Submitted by Rachel R on Wed, 07/10/2013 - 9:16pm
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Oh, the times they are a’ changing when it comes to discharging student loan debt during a bankruptcy proceeding. While it’s true that student loans can be discharged, history has shown us that only a handful of people have successfully been able to obtain bankruptcy relief. On the bright side, a recent decision handed down by the United States Court of Appeals for the Ninth Circuit gives hope to anyone drowning in student loan debt and looking to discharge student loans during the bankruptcy process.
While many people chose to accept the idea that the student loan bubble had burst and there was no way to get help from a bankruptcy court, Mike Hedlund never gave in to that kind of thinking. Hedlund, a Willamette University law school graduate, fought a long and frustrating 10 year legal battle against his student loan lender who wasn’t willing to budge on the debt.
By the time Hedlund graduated from law school in 1997, he had racked up approximately $85,000 in federal student loans with the Pennsylvania Higher Education Assistance Agency and The Educational Resources Institute. In an attempt to pay back the loans on schedule, Hedlund made some serious budget cuts and life changes. He lived frugally and, even though he worked a full-time job, it was not enough to repay the massive debt and still maintain a minimal standard of living for his family.
In May, a panel of the Ninth Circuit Court of Appeals in Pasadena, California ruled in Hedlund's favor, granting him the ability to significantly lower the amount of his student loan debt through bankruptcy.
Hedlund originally attended the University of Oregon where he obtained a Bachelor’s degree in business administration. After graduating, he went to law school and took out a number of Stafford federal student loans. By the time he graduated from Willamette, Hedlund owed two separate student loan companies and was struggling to pay either debt.
In an effort to repay the loans, Hedlund decided to reach out to the lenders in an attempt to negotiate. The first and smaller loan was from the Educational Resources Institute, which agreed to let Hedlund repay a total of $18,000 at $50 a month. The negotiation process with the Pennsylvania Higher Education Assistance Agency didn’t go as smoothly. In fact, the lender would not agree to a repayment plan that Hedlund felt he could even slightly manage, even after tightening his family budget to a bare minimum. In 2003, Hedlund filed in federal bankruptcy court, asking to have a large part of his remaining student loan discharged. Ten years later, he finally got the help he was looking for.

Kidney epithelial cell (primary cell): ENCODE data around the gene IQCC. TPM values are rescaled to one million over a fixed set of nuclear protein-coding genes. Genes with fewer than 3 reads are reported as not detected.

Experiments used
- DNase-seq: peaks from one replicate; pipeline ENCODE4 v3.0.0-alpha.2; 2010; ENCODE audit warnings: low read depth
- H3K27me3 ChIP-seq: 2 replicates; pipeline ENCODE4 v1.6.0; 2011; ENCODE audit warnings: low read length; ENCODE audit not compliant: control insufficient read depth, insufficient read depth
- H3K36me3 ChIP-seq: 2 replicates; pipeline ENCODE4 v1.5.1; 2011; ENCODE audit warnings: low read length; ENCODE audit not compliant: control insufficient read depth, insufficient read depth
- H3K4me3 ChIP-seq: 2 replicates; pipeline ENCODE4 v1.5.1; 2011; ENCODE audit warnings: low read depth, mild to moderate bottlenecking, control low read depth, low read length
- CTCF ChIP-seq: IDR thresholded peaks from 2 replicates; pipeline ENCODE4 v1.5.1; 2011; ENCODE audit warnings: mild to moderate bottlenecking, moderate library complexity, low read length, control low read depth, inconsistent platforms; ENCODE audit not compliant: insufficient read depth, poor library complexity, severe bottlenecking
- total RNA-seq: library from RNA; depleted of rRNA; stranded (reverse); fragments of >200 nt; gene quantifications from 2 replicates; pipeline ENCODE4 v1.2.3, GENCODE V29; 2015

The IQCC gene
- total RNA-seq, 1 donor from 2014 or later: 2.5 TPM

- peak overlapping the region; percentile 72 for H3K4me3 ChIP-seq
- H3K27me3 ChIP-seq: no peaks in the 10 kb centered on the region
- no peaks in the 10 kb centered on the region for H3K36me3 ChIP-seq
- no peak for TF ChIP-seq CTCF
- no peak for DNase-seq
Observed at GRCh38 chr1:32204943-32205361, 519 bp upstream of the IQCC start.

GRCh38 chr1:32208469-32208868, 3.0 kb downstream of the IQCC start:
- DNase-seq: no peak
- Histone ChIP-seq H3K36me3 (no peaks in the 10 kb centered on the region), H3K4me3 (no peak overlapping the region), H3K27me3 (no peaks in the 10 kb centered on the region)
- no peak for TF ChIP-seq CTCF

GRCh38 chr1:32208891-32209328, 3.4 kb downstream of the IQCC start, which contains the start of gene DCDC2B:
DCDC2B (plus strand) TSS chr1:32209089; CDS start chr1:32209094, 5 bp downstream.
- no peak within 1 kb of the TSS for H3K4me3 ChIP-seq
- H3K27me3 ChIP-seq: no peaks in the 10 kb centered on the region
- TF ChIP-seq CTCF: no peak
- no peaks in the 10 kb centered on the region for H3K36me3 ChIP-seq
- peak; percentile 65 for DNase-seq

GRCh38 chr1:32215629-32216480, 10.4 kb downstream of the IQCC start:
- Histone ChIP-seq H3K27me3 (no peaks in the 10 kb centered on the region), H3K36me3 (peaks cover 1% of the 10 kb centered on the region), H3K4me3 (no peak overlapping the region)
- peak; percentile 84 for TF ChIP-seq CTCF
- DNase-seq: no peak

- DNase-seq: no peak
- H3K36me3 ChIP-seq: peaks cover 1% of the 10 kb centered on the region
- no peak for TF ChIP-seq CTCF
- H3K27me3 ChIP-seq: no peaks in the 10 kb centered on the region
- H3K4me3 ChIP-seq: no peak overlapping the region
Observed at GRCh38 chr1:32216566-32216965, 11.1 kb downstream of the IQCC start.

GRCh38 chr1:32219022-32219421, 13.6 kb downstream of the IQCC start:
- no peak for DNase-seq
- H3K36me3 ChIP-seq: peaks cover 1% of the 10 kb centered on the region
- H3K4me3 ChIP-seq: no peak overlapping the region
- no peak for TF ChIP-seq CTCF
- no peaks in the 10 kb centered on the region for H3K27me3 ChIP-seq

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On a side note, the Pennsylvania Higher Education Assistance Agency is supposed to make money that helps Pennsylvania students afford college and it currently holds $39 billion worth of student loan debt. The previous director chose to step down in 2007 due to a pesky little state audit that proved he had handed out millions of dollars in undisclosed bonuses to various board members, state representatives and senators. It’s curious that they would give massive bonuses to supervisors who already make a hefty salary, but then refuse to negotiate with a customer who is actually trying to find a way to fulfill his obligations.
If you’re wondering why a lawyer would need to have student loan debt discharged in bankruptcy, it’s important to point out that Hedlund’s dreams of practicing law never came to fruition. He failed the Oregon bar exam twice, then missed the third test after locking his keys in the car on his way to the examination. He chose not try again and took a job as a juvenile probation officer instead. Hedlund now makes $40,000 a year and could not afford to repay the massive debt, much less fast-track the student loan payments to catch up. Hedlund could barely afford to keep his family afloat, so it would have been nearly impossible for him to set aside extra money for even minor medical treatments, such as paying for toenail fungus remova.
The bankruptcy judge ruled in favor of Hedlund due to the fact that he was able to meet the three-factor Brunner test, proving why $53,000 of his debt should be forgiven. Hedlund was able to show:
After it was all said and done, Hedland expressed happiness and relief that the bankruptcy process lowered his debt to $32,000 plus interest.
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While you may think that student loan lenders would be eager to work out an acceptable repayment plan with those people willing to pay, this case shows otherwise. It also shows that there are no “absolutes” when it comes to bankruptcy anymore. Today, it is finally possible to have student loan debt discharged and decreased under bankruptcy.
If you’re one of the thousands of North Carolinians struggling with student loan debt, now is the time to contact a trusted North Carolina bankruptcy attorney. You’ll find out just how bankruptcy laws apply to your situation and how filing a Chapter 7 or Chapter 13 can provide you with a fresh financial start.
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